# What is the connection between reciprocal lattice vectors $\vec G$ and the Miller indices?

We know that a family of crystal planes with Miller indices $$(hk\ell)$$ is orthogonal to the reciprocal lattice vector $$\vec G = h \vec b_1 + k \vec b_2 + \ell\vec b_3$$. My question is the converse of this.

For any given set of three integers $$m_1, m_2, m_3$$, is $$\vec G=m_1\vec b_1+m_2\vec b_2+m_3\vec b_3$$ always associated with a family of crystal planes in the direct lattice whose Miller indices are $$m_1=h, m_2=k$$ and $$m_3=\ell$$? In other words, for every $$\vec G$$ (or equivalently, every set $$m_1,m_2,m_3$$) that we can think of, is there a set of parallel planes in the direct lattice to which $$\vec G$$ is orthogonal?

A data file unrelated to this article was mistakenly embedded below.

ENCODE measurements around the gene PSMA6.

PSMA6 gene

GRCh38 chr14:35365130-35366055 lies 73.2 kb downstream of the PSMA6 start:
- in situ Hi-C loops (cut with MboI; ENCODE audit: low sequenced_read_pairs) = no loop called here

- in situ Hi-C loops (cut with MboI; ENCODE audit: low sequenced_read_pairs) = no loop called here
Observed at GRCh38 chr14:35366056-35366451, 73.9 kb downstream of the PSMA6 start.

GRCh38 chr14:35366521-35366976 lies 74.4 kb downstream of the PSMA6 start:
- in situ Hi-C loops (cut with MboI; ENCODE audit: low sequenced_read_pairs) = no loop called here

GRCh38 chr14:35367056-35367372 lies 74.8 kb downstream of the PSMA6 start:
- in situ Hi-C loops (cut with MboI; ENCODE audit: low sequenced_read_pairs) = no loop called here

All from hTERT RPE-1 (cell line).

You can represent a generic position vector of the direct space unit-cell in the basis of the direct lattice, i.e, $$\vec r = r_1 ~\vec a_1 + r_2 ~\vec a_2 + r_3 ~\vec a_3$$, where $$r_i \in \mathbb{R}$$ and the Bravais lattice $$V=\text{span}\lbrace\vec a_i\rbrace$$ whose dual is the reciprocal lattice $$V^* = \text{span}\lbrace\vec{b}^j\rbrace$$ satisfying $$\vec a_i \cdot \vec b^j = 2\pi ~\delta_{ij}$$. Any $$\vec G\in V^*$$ has the representation $$\vec G = m_j~ \vec b^j \equiv \vec G_m$$, since $$V^*$$ is a lattice. Now, consider this equality $$\vec G_m \cdot \vec r = m_i r_i =0$$. It is the equation of a plane passing through the origin, and intercepts the lattice vectors $$\vec a_i$$ at $$\frac{1}{m_i}$$ away from the origin. Therefore, by definition, $$m_i$$ coincides with Miller indices $$h_i$$. (Notice that any common factor among $$m_i$$'s is irrelevant to the intercepts, and you can get rid of them at this point.) It is easy to see that $$\vec G_m$$ is normal that plane. And, since any two parallel planes have the same normal vector, the same $$\vec G_m$$ applies for them, hence the same Miller indecis $$h_i$$. You can prove this explicitly by considering a plane shifted from the origin along some vector $$\vec d$$ and write its equation of loci.